In This Section


April 12, 2018

Joe Corcoran, M1, photographed here at Denali National Park in Alaska prior to medical school

In the winter, North Philadelphia is slick with ice.


and overlooked.

It shortens your stride,

and limits your movement.


shuffle quickly

on their way to class.

Headphones in.

iPhones out.

They don’t notice what goes underfoot.

Sometimes… they slip.

But even when they fall,

others help them up.

They continue as though nothing happened.

One more block means time for one more song.

Volume cranked up. Eyes straight ahead.

Heads tilted back ever so slightly.

Holding eye contact long enough to get by,

just not long enough to make any connection.

Ahead, our destination looms above

brightly lit and well-shoveled sidewalks.

Much of the ice is gone,

and salt litters the cement in its place.

Our pace quickens now with longer strides,

as we seek to leave the cold, the wet,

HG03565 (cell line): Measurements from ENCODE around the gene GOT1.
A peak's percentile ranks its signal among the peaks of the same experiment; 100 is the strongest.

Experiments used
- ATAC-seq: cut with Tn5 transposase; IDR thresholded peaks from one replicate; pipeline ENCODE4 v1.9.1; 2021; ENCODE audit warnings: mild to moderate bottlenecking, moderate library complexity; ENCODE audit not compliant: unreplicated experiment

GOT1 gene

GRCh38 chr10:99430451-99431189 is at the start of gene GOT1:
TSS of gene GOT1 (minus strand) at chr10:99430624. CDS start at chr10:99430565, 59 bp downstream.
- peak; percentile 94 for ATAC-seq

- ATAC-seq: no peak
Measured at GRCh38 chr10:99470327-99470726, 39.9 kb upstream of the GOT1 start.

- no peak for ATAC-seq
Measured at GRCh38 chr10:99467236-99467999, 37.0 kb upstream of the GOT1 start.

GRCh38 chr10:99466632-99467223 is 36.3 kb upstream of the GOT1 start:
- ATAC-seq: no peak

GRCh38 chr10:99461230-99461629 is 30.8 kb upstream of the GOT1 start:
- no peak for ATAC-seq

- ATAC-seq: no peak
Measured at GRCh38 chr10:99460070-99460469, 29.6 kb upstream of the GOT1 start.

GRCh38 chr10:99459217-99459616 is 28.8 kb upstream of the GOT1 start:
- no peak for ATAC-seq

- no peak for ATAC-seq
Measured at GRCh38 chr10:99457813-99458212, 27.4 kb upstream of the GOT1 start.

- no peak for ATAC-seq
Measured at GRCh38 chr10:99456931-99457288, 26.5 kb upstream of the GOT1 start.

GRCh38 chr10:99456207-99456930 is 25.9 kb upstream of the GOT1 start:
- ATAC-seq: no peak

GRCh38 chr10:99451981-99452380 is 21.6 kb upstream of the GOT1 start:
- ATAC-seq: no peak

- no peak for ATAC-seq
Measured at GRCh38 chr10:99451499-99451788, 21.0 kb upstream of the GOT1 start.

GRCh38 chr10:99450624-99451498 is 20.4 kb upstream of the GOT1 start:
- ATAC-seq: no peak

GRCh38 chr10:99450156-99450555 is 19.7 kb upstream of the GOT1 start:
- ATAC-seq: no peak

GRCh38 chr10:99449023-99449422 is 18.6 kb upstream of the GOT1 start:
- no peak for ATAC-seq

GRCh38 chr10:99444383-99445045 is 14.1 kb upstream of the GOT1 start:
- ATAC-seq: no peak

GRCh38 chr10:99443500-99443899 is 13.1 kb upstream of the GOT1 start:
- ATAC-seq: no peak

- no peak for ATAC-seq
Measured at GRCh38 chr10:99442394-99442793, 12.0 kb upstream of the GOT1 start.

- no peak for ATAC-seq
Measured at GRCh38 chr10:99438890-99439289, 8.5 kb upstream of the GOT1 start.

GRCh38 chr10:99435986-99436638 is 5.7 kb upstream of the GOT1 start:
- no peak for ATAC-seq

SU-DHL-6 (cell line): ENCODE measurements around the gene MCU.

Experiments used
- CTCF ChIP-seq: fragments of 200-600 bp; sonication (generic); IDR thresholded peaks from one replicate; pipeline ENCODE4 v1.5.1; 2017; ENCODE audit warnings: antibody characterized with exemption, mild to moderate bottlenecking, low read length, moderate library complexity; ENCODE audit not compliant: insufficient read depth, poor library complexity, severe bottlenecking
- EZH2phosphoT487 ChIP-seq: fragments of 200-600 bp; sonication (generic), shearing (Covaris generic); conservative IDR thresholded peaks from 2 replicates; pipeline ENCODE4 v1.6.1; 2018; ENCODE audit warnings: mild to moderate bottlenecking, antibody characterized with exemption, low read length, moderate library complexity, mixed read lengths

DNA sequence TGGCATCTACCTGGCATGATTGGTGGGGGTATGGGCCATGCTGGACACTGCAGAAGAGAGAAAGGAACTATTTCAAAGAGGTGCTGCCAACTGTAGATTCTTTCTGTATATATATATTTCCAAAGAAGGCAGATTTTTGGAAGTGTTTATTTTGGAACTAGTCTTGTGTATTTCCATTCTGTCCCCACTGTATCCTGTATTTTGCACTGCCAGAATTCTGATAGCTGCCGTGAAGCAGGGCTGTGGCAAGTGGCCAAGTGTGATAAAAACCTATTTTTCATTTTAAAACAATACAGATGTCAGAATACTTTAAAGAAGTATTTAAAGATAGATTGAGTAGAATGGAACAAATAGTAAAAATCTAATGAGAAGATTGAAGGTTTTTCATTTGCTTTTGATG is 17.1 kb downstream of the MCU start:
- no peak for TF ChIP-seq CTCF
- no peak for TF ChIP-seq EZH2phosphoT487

the icy and unforgiving behind.

We enter the golden door,

which spins

to keep our worlds separate.

We pass through:



11 gleaming floors of

windows that do not open.

Barriers to insulate us from the ice.

We strip off our hats and our mittens — our common-man layers,

and insulate ourselves in new wrappings:

white coats and latex gloves,

the sterile swaths of our profession.

We diagnose idiopathic cervical radiculopathy.

Because how could we say

something is wrong with your neck

and I don’t know what it is,

when that would reveal imperfection,

and self-doubt?

When that would strip away all the dressings

we so carefully applied?

When that would melt all the ice?